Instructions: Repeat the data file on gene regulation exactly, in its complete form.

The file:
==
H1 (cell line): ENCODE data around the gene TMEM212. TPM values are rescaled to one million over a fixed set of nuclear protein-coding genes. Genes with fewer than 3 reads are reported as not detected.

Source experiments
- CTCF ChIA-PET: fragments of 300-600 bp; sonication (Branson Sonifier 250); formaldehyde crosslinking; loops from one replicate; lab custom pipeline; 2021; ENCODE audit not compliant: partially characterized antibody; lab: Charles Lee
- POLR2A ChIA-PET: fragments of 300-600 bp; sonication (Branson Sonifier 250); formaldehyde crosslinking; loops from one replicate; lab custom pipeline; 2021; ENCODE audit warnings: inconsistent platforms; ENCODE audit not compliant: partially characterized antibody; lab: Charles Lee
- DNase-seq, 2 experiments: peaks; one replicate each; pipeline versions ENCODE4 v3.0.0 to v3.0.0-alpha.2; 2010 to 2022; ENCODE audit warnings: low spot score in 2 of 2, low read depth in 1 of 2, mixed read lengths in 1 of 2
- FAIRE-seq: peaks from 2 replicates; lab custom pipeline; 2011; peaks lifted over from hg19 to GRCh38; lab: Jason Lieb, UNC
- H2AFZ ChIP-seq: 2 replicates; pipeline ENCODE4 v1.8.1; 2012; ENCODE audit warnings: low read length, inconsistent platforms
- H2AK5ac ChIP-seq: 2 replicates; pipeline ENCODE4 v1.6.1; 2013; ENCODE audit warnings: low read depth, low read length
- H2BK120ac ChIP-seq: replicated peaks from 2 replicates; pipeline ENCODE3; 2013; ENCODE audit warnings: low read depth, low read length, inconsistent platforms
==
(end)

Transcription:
H1 (cell line): ENCODE data around the gene TMEM212. TPM values are rescaled to one million over a fixed set of nuclear protein-coding genes. Genes with fewer than 3 reads are reported as not detected.

Source experiments
- CTCF ChIA-PET: fragments of 300-600 bp; sonication (Branson Sonifier 250); formaldehyde crosslinking; loops from one replicate; lab custom pipeline; 2021; ENCODE audit not compliant: partially characterized antibody; lab: Charles Lee
- POLR2A ChIA-PET: fragments of 300-600 bp; sonication (Branson Sonifier 250); formaldehyde crosslinking; loops from one replicate; lab custom pipeline; 2021; ENCODE audit warnings: inconsistent platforms; ENCODE audit not compliant: partially characterized antibody; lab: Charles Lee
- DNase-seq, 2 experiments: peaks; one replicate each; pipeline versions ENCODE4 v3.0.0 to v3.0.0-alpha.2; 2010 to 2022; ENCODE audit warnings: low spot score in 2 of 2, low read depth in 1 of 2, mixed read lengths in 1 of 2
- FAIRE-seq: peaks from 2 replicates; lab custom pipeline; 2011; peaks lifted over from hg19 to GRCh38; lab: Jason Lieb, UNC
- H2AFZ ChIP-seq: 2 replicates; pipeline ENCODE4 v1.8.1; 2012; ENCODE audit warnings: low read length, inconsistent platforms
- H2AK5ac ChIP-seq: 2 replicates; pipeline ENCODE4 v1.6.1; 2013; ENCODE audit warnings: low read depth, low read length
- H2BK120ac ChIP-seq: replicated peaks from 2 replicates; pipeline ENCODE3; 2013; ENCODE audit warnings: low read depth, low read length, inconsistent platforms